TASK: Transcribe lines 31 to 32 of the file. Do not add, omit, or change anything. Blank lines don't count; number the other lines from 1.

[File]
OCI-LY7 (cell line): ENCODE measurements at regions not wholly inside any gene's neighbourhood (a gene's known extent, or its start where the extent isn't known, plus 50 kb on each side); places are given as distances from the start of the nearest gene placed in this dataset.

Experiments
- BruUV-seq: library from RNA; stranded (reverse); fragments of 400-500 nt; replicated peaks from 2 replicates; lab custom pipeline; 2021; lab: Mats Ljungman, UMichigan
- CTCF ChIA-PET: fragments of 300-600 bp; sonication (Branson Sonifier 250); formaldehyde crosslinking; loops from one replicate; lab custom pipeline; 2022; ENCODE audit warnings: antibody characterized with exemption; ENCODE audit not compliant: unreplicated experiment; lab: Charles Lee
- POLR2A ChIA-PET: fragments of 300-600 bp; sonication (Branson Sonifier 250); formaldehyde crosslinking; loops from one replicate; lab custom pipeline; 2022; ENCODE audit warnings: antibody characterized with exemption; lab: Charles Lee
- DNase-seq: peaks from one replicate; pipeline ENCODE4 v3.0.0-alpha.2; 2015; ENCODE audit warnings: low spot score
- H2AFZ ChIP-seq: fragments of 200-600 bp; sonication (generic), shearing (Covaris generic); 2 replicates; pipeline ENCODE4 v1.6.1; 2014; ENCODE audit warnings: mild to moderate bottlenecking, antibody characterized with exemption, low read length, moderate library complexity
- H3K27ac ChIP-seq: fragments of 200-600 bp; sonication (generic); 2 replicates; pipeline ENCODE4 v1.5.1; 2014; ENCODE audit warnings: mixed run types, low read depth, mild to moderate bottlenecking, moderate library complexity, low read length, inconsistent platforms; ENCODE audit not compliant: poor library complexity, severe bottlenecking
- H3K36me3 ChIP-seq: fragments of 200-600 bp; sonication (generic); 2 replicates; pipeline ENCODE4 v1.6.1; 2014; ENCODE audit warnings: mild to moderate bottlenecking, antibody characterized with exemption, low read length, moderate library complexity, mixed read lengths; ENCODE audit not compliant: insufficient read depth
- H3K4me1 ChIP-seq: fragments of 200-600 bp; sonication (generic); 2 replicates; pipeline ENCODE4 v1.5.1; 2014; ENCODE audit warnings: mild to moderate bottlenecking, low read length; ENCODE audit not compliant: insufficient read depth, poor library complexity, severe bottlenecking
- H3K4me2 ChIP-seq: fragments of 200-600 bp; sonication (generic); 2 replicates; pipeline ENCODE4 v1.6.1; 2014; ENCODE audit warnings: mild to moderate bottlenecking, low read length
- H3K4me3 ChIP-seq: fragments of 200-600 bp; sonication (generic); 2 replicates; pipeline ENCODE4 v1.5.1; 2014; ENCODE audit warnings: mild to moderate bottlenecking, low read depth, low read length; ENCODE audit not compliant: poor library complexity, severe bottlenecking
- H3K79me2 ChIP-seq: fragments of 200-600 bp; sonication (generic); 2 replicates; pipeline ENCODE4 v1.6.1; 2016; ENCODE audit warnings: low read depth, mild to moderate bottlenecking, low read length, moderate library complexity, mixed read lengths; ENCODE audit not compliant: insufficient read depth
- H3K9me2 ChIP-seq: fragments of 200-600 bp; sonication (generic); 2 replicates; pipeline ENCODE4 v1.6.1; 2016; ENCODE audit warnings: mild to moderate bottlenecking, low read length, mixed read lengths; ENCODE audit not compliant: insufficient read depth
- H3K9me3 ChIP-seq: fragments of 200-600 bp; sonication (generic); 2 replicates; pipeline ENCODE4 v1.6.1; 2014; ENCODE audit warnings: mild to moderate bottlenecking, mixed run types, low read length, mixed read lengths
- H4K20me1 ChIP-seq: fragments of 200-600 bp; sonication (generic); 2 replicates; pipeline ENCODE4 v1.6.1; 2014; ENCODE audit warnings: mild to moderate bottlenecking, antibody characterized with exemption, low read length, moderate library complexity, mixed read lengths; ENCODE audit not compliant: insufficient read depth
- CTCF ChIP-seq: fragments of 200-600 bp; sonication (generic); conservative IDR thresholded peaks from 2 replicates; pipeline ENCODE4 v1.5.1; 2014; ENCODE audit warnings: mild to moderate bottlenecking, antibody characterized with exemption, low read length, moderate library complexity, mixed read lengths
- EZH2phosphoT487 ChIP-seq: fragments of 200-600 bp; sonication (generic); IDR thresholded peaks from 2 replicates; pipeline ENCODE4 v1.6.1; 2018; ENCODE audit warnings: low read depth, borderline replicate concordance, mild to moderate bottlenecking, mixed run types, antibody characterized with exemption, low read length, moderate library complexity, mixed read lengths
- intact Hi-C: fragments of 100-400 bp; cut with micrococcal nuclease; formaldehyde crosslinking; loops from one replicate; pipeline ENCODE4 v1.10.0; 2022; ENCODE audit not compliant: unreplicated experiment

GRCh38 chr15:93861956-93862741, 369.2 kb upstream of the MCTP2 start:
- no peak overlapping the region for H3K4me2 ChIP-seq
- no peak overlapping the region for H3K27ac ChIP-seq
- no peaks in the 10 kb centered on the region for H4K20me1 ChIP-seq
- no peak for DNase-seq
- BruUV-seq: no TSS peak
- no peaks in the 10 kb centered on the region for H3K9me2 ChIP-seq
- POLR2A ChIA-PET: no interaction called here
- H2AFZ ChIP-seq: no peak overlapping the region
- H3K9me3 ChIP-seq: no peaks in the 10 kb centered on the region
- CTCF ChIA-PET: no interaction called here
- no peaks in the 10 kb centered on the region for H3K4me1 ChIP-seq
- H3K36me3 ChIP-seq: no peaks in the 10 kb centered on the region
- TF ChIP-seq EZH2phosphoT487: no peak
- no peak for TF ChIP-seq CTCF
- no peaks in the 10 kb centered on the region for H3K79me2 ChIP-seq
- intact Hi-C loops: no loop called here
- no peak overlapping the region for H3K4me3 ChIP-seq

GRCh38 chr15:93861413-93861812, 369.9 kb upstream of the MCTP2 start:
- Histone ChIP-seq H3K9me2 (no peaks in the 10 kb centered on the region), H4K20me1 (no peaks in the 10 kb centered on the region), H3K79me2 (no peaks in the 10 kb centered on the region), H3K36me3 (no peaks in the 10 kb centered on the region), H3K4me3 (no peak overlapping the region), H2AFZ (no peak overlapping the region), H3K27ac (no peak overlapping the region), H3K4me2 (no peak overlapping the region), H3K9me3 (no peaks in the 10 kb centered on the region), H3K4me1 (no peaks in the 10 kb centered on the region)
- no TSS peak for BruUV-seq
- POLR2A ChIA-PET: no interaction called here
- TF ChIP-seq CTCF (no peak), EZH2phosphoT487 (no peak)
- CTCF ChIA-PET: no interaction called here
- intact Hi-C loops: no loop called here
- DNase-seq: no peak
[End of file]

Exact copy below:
- no peaks in the 10 kb centered on the region for H3K4me1 ChIP-seq
- H3K36me3 ChIP-seq: no peaks in the 10 kb centered on the region